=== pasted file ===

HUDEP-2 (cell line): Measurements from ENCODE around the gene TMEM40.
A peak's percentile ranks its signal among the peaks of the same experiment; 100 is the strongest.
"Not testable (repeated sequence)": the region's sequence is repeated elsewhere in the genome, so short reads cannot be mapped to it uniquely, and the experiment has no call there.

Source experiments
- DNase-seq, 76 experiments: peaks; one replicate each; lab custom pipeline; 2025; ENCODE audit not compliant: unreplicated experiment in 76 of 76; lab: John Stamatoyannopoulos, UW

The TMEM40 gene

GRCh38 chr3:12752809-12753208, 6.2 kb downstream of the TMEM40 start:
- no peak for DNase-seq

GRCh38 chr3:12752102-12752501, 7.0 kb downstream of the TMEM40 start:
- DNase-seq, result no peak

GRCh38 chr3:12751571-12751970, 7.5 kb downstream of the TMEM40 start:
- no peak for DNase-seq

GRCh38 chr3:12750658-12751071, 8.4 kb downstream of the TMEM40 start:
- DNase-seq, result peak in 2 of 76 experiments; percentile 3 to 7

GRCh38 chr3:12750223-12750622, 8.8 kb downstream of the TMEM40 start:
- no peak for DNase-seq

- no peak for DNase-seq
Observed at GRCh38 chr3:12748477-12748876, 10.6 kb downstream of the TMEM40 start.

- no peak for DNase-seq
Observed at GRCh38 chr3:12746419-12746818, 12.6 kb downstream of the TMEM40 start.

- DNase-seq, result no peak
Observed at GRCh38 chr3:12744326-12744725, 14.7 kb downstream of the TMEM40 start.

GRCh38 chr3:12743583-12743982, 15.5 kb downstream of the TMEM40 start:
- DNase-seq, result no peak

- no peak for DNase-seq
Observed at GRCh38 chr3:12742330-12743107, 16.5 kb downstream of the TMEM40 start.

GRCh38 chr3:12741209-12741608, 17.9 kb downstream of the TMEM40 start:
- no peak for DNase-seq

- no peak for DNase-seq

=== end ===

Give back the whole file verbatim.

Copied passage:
HUDEP-2 (cell line): Measurements from ENCODE around the gene TMEM40.
A peak's percentile ranks its signal among the peaks of the same experiment; 100 is the strongest.
"Not testable (repeated sequence)": the region's sequence is repeated elsewhere in the genome, so short reads cannot be mapped to it uniquely, and the experiment has no call there.

Source experiments
- DNase-seq, 76 experiments: peaks; one replicate each; lab custom pipeline; 2025; ENCODE audit not compliant: unreplicated experiment in 76 of 76; lab: John Stamatoyannopoulos, UW

The TMEM40 gene

GRCh38 chr3:12752809-12753208, 6.2 kb downstream of the TMEM40 start:
- no peak for DNase-seq

GRCh38 chr3:12752102-12752501, 7.0 kb downstream of the TMEM40 start:
- DNase-seq, result no peak

GRCh38 chr3:12751571-12751970, 7.5 kb downstream of the TMEM40 start:
- no peak for DNase-seq

GRCh38 chr3:12750658-12751071, 8.4 kb downstream of the TMEM40 start:
- DNase-seq, result peak in 2 of 76 experiments; percentile 3 to 7

GRCh38 chr3:12750223-12750622, 8.8 kb downstream of the TMEM40 start:
- no peak for DNase-seq

- no peak for DNase-seq
Observed at GRCh38 chr3:12748477-12748876, 10.6 kb downstream of the TMEM40 start.

- no peak for DNase-seq
Observed at GRCh38 chr3:12746419-12746818, 12.6 kb downstream of the TMEM40 start.

- DNase-seq, result no peak
Observed at GRCh38 chr3:12744326-12744725, 14.7 kb downstream of the TMEM40 start.

GRCh38 chr3:12743583-12743982, 15.5 kb downstream of the TMEM40 start:
- DNase-seq, result no peak

- no peak for DNase-seq
Observed at GRCh38 chr3:12742330-12743107, 16.5 kb downstream of the TMEM40 start.

GRCh38 chr3:12741209-12741608, 17.9 kb downstream of the TMEM40 start:
- no peak for DNase-seq

- no peak for DNase-seq